Blogonomics: Blodget’s Shopping List

At the end Daniel Roth’s profile of Henry Blodget and Alley Insider, he reveals that Blodget and his main shareholder, Kevin Ryan, might want to go shopping:

Blodget is broadening beyond tech to get ready for what he sees as a coming shakeout in the news-blog industry. He says he might even start making acquisitions if the price is right. Ryan’s suite of companies has raised $50 million in the past few years, possibly enough to buy out some other interesting small blogs.

Possibly enough? I’ll say: I doubt there’s a small blog in existence, interesting or otherwise, which wouldn’t be for sale for that kind of money.

But frankly I’m not sure that there are really enough for-profit news blogs for them even to count as an industry. Certainly when it comes to blogs which would fit with Alley Insider’s financial focus, I can think of very few outside the tech space which even have employees: Seeking Alpha, Dealbreaker, maybe Housing Wire and a handful of others.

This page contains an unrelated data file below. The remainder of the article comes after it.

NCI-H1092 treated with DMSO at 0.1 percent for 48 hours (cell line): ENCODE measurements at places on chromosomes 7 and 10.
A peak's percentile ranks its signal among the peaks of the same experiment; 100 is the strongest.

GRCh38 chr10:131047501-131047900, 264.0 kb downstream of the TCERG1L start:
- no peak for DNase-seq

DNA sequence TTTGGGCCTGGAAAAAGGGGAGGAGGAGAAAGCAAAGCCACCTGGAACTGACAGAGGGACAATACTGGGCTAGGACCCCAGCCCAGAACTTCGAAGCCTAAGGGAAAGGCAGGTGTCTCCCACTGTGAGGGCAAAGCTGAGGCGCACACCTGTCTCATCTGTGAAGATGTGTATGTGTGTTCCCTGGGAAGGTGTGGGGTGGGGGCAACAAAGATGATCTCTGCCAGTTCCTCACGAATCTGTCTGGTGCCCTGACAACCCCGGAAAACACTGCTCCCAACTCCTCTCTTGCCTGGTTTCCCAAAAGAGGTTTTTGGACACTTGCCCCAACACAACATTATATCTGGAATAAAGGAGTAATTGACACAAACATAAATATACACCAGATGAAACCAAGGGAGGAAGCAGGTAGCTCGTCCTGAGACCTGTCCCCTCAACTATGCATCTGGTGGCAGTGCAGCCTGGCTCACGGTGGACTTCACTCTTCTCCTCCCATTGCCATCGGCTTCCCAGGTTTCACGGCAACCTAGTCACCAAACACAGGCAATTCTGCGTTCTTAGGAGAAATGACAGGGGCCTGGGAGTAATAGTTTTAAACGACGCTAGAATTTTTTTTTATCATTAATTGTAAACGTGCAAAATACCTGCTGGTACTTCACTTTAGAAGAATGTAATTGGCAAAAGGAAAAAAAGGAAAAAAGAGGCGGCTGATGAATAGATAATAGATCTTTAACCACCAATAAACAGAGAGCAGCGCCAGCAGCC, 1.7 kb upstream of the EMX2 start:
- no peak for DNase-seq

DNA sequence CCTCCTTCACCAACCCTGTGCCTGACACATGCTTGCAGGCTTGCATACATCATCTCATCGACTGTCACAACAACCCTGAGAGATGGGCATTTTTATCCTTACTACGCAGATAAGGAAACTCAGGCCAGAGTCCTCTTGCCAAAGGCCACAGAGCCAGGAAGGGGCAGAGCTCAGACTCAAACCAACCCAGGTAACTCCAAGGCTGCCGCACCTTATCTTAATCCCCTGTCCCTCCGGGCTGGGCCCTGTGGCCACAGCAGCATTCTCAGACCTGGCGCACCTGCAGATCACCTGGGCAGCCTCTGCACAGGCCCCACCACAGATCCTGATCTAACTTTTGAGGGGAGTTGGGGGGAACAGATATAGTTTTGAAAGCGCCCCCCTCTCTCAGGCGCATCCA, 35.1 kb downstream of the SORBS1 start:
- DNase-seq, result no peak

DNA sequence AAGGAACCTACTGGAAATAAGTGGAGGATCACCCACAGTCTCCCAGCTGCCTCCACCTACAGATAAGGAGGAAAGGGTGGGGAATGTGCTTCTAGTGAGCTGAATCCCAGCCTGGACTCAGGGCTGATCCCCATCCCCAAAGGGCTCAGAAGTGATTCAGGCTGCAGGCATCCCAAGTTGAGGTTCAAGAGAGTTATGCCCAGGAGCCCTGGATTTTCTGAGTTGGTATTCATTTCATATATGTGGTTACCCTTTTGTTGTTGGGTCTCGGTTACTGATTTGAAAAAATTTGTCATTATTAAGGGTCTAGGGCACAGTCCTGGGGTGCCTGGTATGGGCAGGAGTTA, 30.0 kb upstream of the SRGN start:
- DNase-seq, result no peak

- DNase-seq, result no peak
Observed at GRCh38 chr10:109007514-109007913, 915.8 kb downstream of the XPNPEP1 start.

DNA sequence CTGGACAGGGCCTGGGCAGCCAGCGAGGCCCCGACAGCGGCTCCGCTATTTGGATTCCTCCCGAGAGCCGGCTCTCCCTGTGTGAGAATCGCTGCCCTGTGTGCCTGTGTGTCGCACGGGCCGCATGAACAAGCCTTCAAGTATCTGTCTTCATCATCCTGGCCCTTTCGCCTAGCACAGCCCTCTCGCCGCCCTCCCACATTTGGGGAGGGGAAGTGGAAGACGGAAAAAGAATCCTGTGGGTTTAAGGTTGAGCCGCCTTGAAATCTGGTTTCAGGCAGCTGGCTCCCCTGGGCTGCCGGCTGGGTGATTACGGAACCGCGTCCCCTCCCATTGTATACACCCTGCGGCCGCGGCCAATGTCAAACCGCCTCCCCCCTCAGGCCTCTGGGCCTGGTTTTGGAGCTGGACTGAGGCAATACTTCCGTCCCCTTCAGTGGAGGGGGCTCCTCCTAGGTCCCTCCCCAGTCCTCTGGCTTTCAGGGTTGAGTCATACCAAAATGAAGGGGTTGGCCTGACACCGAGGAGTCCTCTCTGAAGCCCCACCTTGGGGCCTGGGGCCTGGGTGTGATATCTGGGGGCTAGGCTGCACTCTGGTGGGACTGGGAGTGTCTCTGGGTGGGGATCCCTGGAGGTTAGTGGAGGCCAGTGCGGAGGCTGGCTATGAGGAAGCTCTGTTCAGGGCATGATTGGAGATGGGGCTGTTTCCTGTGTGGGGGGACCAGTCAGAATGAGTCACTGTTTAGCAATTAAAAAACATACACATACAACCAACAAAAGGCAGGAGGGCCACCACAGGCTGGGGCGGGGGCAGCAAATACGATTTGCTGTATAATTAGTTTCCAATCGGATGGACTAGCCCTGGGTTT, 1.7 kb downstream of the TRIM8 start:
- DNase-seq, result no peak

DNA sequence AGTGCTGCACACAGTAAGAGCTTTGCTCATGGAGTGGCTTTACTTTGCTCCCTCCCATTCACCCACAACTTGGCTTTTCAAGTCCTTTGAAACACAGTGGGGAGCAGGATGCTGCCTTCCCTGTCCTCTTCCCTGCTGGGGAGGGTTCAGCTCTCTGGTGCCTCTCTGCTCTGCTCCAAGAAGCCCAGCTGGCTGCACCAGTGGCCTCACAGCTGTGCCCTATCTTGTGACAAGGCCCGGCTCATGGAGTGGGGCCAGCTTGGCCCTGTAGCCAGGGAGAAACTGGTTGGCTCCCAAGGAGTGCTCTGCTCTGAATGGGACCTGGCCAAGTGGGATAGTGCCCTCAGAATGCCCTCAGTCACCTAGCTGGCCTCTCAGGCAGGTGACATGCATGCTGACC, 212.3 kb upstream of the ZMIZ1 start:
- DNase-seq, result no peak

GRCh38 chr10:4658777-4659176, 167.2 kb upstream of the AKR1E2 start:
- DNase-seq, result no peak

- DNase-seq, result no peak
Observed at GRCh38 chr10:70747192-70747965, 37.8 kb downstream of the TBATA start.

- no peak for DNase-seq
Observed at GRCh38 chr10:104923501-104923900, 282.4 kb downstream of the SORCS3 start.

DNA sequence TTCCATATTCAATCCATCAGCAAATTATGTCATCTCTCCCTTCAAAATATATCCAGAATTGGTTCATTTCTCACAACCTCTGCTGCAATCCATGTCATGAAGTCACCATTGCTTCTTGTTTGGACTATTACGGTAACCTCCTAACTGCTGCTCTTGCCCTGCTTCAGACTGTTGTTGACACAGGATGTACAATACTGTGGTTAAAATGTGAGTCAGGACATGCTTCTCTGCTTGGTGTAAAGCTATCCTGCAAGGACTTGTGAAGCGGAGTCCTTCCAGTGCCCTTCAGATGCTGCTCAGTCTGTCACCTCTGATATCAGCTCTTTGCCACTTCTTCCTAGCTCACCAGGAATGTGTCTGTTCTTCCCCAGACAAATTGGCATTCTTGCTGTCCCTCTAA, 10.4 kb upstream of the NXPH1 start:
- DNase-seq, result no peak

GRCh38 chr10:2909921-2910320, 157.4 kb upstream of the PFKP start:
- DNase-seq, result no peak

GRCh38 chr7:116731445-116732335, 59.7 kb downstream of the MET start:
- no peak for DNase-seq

For much less than $50 million, Blodget and Ryan could do something slightly more interesting, I think, than buying up news blogs. They could start approaching small one-person shops like Abnormal Returns, Naked Capitalism, or Footnoted, and offer to pay them for the privilege of hosting the blog, selling ads on it, and incorporating it into the Alley Insider network alongside blogs such as Clusterstock. The rights to the blog entries would have to be worked out, but my guess is that a model with both Alley Insider and the individual blogger having such rights could reasonably easily be put together.

Blodget and Ryan have shown that they’re great at getting traffic, both organically, through putting up good content, and also by doing deals with Yahoo. It makes sense that they’re now hungry to start beefing up their inventory to a point at which big media buyers will be very interested in them. Any one small blog might not move the needle very much, but if they put together a well-curated shopping list, they could come up with something great.

There might be some difficulty in persuading advertisers to take out ad buys across a range of disparate blogs — in which case the content from the various properties might need to be aggregated somehow, without losing the different blogs’ identities. But the result could be a formidable rival to Seeking Alpha, especially among bloggers who would love to make some money directly from their blogging.

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